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Social Connectedness during the Holidays

Dec 20, 2023 | by Nanette McLain, LCSW, MPA, Vice President of Behavioral Health

According to the Centers for Disease Control and Prevention (CDC) social determinants of health are the non-medical factors that influence health. They are the conditions in which people are born, grow, work, live and age.  It’s believed that 40% of health outcomes are influenced by social and economic factors, or social determinants of health, one of which is social and community context. This captures social isolation and loneliness.  Both have impacts on medical, behavioral, and social well-being but are often neglected or minimized in someone’s health care journey; however, research has linked social connection and the risk of developing certain health conditions, the course of those conditions, and quality of life.

As we enter the holiday season, and look ahead to the new year, it’s a good time to consider social connectedness.  For some, the holiday season is a joyous time of year. For others, it may be a difficult reminder of what was lost or changed during the past year. A recent loss, a change in physical or mental health, or limited resources could increase feelings of loneliness or social isolation.  It can also compound those feelings for those who already lack social and community support.

Consider the following as we enter the holiday season and remember that social connectedness can come in many forms:

  • Practice self-care: Find time to take care of yourself.  Enjoy a special meal, a holiday movie, an enjoyable book, an activity or hobby.  Even if done alone, find joy in simple acts that focus on yourself.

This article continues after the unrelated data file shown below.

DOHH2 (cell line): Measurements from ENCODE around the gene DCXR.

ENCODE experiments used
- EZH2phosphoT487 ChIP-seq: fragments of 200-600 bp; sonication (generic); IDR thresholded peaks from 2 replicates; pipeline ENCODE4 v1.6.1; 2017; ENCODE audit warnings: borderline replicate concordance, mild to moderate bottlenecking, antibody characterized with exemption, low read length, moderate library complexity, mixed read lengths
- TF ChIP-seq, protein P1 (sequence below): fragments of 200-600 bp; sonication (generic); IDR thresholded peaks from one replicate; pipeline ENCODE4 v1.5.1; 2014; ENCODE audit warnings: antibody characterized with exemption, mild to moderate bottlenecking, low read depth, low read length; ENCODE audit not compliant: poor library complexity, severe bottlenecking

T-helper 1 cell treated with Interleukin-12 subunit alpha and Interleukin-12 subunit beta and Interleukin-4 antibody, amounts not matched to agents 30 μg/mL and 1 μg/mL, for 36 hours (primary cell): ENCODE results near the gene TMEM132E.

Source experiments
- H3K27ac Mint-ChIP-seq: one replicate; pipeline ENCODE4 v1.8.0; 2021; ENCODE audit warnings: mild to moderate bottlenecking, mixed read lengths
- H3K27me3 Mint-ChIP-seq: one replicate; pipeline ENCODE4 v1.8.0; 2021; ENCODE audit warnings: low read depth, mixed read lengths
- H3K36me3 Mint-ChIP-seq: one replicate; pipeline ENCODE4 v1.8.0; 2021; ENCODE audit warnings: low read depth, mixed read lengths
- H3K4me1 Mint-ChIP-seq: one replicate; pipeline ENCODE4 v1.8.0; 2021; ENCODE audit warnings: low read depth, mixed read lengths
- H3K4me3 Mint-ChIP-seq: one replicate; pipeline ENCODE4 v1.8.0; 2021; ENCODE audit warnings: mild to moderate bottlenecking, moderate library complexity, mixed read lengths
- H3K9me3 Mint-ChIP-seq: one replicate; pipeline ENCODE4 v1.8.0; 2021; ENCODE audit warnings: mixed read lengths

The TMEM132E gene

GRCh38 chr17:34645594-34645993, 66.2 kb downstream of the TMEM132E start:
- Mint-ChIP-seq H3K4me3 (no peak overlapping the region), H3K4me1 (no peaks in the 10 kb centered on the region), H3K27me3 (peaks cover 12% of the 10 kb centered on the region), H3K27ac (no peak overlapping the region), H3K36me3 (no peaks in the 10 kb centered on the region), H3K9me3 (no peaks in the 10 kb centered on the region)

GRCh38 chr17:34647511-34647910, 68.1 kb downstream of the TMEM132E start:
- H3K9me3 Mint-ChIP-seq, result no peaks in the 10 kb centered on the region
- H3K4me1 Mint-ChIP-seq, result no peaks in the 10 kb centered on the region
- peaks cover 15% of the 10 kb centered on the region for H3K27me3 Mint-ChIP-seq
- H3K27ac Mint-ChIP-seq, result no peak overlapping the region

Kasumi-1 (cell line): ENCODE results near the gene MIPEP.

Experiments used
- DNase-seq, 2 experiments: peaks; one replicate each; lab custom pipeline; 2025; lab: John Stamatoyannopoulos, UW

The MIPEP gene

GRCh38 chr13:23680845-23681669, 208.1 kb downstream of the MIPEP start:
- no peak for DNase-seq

• Redefine the holiday:  If a recent loss or health care change limits the ability to enjoy the holidays in the same way, use this as an opportunity to redefine what the holiday means. Identify a new tradition or create new expectations for the holiday season.  Though they may look or feel different find meaning and create connectedness through a new tradition.
  • Give back: Create connections by sharing time with others.  This can be done in person through volunteer opportunities or participation in faith or community groups.  It can also be done virtually. Send holiday greetings to others that may also feel social isolation or loneliness.  Consider visiting assisted living facilities.  Recognize you are not alone.  Others may be experiencing similar feelings, and this simple act can create connection. 
  • Speak with a health care provider:  Everyone experiences loneliness, loss, or a difficult day at some time; however persistent or reoccurring feelings could be an indication of something more.  Speak with a health care provider.  Remember that good health care is inclusive of physical, behavioral, and social care.

At ConcertoCare we believe seniors and other adults with complex health care needs deserve a holistic, equitable, compassionate approach to health and wellness.  We believe that health care extends beyond medical care.  We universally screen for depression and anxiety as well as unmet social determinants of health with a goal of proactively addressing needs and improving the health care journey inclusive of medical, behavioral, and social needs.